Virtually every major phone manufacturer and the five largest U.S. carriers have reached an agreement to include anti-theft kill switch technology in all phones sold after July 2015, it was announced Tuesday.
According to the terms of the Smartphone Anti-Theft Voluntary Commitment, signed by heavyweights Apple, Google, Samsung, Verizon, AT&T and more, manufacturers will need to include four basic anti-theft functions in smartphone devices at no extra cost. These include remote wiping, remote deactivation, prevention of unauthorized reactivation, and an ability to restore your data and functionality should recover your own lost device. These functions will be protected by password or PIN.
“We appreciate the commitment made by these companies to protect wireless users in the event their smartphones are lost or stolen. This flexibility provides consumers with access to the best features and apps that fit their unique needs while protecting their smartphones and the valuable information they contain. At the same time, it’s important different technologies are available so that a ‘trap door’ isn’t created that could be exploited by hackers and criminals,” said Steve Largent, President and CEO of the wireless industry trade group CTIA. “By working together with policymakers, law enforcement and consumers, we will deter theft and protect users’ personal information on smartphones.”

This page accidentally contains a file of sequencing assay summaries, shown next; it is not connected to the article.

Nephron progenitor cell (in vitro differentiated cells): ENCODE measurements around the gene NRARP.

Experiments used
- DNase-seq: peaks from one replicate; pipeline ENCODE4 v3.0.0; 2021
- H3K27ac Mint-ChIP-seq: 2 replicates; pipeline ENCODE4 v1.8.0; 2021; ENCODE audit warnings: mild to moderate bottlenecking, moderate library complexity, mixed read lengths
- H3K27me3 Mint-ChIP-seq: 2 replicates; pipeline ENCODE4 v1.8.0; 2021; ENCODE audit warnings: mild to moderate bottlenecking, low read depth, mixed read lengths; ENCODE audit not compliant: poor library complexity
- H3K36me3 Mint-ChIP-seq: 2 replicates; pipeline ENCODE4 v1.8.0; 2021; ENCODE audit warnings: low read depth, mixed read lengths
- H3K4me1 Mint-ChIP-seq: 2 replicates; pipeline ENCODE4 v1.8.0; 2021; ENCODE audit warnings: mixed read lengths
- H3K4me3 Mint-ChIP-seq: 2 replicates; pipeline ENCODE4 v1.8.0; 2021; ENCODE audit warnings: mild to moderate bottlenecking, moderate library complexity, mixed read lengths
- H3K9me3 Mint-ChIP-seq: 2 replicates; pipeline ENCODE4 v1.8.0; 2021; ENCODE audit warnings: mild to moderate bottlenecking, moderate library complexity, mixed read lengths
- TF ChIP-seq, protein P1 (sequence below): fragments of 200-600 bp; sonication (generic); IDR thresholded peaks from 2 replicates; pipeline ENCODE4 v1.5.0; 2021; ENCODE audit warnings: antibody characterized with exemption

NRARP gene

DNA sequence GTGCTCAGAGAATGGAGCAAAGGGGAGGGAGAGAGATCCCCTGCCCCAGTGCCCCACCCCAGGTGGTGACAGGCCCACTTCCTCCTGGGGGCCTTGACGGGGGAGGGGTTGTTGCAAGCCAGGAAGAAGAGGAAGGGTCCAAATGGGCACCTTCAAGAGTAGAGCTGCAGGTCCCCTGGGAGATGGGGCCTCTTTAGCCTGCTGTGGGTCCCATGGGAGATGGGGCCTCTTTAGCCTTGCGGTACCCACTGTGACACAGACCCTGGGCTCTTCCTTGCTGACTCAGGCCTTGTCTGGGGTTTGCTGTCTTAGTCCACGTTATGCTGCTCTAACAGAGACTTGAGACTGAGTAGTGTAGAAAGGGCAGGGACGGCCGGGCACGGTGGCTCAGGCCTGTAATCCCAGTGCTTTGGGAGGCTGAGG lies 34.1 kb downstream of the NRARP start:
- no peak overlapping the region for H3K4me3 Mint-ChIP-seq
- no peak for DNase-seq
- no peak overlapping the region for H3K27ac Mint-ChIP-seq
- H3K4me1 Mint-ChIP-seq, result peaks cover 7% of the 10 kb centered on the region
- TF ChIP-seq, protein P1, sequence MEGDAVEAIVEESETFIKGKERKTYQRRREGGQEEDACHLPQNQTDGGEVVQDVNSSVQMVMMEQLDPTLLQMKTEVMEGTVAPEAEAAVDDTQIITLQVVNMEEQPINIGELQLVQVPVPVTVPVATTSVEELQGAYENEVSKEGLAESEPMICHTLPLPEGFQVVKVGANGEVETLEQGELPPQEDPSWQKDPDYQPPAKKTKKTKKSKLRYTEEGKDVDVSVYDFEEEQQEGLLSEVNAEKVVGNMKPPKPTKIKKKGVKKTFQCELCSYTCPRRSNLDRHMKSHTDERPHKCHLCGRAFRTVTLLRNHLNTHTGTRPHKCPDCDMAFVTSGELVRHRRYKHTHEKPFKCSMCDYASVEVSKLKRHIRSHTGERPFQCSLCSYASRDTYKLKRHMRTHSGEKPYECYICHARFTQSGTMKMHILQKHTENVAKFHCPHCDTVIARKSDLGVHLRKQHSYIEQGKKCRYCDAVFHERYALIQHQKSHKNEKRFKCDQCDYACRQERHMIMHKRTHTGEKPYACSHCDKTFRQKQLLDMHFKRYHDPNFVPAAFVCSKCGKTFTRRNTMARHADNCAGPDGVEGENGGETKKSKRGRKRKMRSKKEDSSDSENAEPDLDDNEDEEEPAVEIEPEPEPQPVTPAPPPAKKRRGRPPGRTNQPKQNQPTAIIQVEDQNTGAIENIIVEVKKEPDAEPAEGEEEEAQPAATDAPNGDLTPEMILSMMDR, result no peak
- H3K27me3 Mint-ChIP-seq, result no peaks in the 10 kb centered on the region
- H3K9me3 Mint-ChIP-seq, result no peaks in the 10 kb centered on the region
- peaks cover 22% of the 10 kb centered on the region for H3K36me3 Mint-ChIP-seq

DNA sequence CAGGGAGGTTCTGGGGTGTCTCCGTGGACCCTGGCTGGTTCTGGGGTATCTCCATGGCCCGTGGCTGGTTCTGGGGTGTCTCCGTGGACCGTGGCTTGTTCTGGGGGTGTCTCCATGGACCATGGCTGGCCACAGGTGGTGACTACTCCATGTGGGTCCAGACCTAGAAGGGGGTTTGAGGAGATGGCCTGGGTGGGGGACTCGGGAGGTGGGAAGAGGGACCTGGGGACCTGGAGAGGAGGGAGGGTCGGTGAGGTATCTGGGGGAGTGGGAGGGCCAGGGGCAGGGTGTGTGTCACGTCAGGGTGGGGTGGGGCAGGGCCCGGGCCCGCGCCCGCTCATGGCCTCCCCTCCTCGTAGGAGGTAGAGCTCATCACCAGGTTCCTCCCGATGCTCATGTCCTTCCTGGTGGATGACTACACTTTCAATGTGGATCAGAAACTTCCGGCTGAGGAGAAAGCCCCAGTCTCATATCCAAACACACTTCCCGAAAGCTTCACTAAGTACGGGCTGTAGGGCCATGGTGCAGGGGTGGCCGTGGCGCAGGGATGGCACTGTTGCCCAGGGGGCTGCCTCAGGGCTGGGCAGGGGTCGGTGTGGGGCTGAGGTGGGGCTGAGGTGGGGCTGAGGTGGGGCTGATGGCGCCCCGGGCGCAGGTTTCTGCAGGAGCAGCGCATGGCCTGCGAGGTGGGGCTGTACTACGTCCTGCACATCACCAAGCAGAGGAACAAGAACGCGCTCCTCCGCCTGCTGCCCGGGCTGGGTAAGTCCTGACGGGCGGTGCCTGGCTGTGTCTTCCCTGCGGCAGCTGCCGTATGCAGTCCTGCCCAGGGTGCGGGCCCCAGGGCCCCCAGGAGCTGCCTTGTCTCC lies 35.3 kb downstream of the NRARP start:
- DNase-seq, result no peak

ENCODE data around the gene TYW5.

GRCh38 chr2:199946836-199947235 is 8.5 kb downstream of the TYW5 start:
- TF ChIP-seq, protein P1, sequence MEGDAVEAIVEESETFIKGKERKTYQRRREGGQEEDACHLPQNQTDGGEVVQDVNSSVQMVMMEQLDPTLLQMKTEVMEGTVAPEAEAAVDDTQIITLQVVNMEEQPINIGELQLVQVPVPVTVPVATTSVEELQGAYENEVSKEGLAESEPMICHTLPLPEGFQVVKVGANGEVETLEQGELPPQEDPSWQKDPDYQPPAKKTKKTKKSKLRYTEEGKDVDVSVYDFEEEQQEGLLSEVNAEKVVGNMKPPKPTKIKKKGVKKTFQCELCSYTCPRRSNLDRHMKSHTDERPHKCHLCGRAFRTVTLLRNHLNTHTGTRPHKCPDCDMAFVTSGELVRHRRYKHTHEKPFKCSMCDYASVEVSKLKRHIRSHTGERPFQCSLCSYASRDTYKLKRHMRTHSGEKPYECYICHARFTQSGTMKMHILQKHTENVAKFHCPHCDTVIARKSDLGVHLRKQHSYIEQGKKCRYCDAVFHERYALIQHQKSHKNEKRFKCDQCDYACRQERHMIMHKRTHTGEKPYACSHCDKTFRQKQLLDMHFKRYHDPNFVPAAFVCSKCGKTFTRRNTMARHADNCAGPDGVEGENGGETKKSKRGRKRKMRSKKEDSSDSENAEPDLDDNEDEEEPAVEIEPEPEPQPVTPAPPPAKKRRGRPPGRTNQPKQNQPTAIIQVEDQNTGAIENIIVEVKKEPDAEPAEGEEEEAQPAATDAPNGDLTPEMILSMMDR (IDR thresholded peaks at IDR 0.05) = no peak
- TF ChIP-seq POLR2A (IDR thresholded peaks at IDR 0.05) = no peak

The unprecedented agreement comes on the heels of increasing legislative and law enforcement pressure to include anti-theft tech on smartphones. Past efforts to secure a voluntary kill switch agreement fell short due to the size of the phone insurance industry. But recent action by the powerful California state legislature to consider bills mandating the anti-theft tech, along with other state and local legislative bodies, forced the wireless industry to take nationwide action.
iPhone owners already have a built in kill switch of sorts called “Activation Lock.” It allows you to remotely disable a phone and prevent its use once stolen without your Apple ID. Unfortunately, it was recently discovered that Activation Lock can be easily skirted by thieves.
[Smartphone thief via Shutterstock]